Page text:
Greetings from the Asia-Europe Foundation!

The Asia-Europe Foundation (ASEF), and its partners Arts Network Asia (ANA) and the European network Trans Europe Halles (TEH), are jointly launching the 3rd call for proposals of Creative Encounters: Cultural Partnerships between Asia and Europe. Simultaneously, ASEF is also launching the 1st call for proposals of ASEF Creative Networks.  

Both initiatives aim to reinforce Asia-Europe exchanges and deepen mutual understanding between cultural communities in the two regions by enhancing the mobility of artists and cultural professionals, and by encouraging creative collaborations.
 
Organisations and networks are invited to submit multilateral activities that engage as many partners and participants from the 49 member countries of the Asia-Europe Meeting (ASEM) and reflect the cultural diversity of the two regions. Proposals may come from any artistic discipline and must take place between 1 January 2014 and 30 November 2014. The submission deadline for both calls is 15 August 2013.
 
Check online for submission guidelines and criteria for Creative Encounters and ASEF Creative Networks.
 
We look forward to your proposals.

Ms Sabina SANTAROSSA
Director of Cultural Exchange
Asia-Europe Foundation (ASEF)

 

3. "Good Intentions Aren't Enough" in International Aid: Trauma Sensitivity and Development Work – Peace and Collaborative Development Network

“There’s been a lot of documentation that interventions from the outside can do more harm than good,” says Lisa Schirch, the director of 3P Human Security and a research professor at EMU’s Center for Justice and Peacebuilding (CJP). “Good intentions aren’t enough.”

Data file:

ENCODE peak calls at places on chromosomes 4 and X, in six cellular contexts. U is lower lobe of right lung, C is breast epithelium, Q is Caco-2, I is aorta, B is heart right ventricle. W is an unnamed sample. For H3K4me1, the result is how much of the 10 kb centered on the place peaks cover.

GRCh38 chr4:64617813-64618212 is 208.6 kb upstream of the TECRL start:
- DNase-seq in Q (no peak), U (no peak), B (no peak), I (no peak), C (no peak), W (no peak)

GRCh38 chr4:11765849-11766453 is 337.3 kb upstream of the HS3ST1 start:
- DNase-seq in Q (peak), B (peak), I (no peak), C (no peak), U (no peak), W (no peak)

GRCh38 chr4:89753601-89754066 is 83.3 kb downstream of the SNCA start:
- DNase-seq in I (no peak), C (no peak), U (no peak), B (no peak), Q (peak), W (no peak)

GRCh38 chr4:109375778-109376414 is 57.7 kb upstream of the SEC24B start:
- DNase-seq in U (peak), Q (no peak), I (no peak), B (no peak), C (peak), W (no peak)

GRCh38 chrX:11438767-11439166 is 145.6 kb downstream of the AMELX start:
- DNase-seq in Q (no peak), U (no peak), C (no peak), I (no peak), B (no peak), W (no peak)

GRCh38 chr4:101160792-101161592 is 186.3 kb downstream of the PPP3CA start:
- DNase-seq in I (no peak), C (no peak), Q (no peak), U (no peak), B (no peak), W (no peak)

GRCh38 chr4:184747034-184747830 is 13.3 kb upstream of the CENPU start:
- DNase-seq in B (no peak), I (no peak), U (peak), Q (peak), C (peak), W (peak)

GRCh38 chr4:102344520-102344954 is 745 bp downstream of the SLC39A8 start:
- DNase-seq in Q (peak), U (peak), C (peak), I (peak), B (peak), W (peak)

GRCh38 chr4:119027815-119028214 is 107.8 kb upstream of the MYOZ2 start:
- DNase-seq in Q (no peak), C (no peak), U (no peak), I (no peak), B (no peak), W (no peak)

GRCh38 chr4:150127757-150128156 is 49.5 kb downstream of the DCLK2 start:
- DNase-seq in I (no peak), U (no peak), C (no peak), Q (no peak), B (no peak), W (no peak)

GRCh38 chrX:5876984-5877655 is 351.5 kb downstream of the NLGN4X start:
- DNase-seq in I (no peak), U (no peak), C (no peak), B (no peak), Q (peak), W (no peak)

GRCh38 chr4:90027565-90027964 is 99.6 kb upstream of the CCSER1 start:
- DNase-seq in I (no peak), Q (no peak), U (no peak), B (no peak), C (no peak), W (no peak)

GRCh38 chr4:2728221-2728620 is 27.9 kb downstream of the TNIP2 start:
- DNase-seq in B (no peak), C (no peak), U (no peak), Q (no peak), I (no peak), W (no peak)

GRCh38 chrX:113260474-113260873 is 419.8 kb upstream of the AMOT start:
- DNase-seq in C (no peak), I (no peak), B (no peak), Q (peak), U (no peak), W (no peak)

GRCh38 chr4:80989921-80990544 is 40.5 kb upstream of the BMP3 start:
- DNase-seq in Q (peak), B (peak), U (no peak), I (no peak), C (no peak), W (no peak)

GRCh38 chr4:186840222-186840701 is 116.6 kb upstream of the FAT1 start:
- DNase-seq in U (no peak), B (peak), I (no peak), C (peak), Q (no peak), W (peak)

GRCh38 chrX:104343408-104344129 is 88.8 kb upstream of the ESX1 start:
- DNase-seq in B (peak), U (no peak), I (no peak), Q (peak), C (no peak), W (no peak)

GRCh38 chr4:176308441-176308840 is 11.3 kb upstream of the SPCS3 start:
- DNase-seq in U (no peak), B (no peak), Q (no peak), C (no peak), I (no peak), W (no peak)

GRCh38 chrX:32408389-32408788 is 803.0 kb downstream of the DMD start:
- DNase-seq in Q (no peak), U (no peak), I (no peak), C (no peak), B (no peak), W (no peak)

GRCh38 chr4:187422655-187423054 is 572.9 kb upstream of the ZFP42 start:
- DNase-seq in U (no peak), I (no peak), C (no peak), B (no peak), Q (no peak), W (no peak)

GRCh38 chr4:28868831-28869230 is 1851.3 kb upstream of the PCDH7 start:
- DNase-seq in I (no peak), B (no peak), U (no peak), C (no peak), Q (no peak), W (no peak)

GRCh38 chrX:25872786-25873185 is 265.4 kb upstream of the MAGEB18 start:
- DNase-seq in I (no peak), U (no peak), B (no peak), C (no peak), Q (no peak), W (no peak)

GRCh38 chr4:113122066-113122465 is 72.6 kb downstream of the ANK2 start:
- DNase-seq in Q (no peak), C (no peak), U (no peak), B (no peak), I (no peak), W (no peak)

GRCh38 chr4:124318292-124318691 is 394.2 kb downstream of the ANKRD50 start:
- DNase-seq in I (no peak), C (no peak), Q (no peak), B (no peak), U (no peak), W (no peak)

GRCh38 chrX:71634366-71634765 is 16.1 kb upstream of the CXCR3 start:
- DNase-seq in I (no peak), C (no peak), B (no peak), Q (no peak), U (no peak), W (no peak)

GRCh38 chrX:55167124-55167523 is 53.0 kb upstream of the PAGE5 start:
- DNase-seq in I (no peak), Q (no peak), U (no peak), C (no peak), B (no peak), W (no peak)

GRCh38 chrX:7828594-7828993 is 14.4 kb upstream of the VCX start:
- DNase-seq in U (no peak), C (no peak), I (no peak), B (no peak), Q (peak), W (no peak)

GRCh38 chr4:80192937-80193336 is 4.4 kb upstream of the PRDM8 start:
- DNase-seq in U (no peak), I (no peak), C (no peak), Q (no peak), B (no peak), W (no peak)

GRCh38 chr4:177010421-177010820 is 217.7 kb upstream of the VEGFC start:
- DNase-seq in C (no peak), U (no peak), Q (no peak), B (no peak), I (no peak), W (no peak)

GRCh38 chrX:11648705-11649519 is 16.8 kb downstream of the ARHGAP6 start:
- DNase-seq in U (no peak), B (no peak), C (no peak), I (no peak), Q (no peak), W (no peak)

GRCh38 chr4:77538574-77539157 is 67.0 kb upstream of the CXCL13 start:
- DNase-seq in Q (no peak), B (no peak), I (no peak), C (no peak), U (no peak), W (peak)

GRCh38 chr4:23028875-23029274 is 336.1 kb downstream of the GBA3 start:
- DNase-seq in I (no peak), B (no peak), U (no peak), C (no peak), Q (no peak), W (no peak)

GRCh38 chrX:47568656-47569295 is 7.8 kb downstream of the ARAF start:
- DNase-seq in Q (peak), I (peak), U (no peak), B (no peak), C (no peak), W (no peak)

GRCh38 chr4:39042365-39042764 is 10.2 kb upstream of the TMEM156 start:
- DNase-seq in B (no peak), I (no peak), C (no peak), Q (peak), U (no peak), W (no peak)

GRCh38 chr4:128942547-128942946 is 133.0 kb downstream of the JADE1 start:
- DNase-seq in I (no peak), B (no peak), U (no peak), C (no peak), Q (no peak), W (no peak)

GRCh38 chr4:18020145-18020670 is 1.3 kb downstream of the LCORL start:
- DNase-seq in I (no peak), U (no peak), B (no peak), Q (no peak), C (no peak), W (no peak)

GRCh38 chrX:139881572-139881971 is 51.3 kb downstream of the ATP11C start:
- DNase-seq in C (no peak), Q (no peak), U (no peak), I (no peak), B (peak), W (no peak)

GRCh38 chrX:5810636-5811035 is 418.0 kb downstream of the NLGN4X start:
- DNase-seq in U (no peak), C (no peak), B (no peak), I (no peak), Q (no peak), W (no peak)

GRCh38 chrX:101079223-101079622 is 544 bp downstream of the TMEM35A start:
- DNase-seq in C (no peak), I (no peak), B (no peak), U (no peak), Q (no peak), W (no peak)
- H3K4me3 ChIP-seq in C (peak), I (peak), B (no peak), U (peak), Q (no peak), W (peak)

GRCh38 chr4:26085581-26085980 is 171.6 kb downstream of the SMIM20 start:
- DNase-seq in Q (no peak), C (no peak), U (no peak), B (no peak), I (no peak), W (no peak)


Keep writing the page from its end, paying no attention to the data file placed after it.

With that awareness in mind, many humanitarian and development organizations do trainings to develop “sensitivities” – conflict sensitivity, gender sensitivity, environmental sensitivity – to influence the way their staff design and implement projects. Joining the list recently is “trauma sensitivity,” as articulated by former STAR director Carolyn Yoder in an article first published in Monthly Developments magazine.

“[International] agencies were often very, very eager to rush into communities that had been deeply affected by violence without having any real understanding of how [their work] could re-traumatize people,” says Lauren Van Metre, dean of students with the Academy for International Conflict Management and Peacebuilding at the United States Institute of Peace (USIP).

Read the full piece here.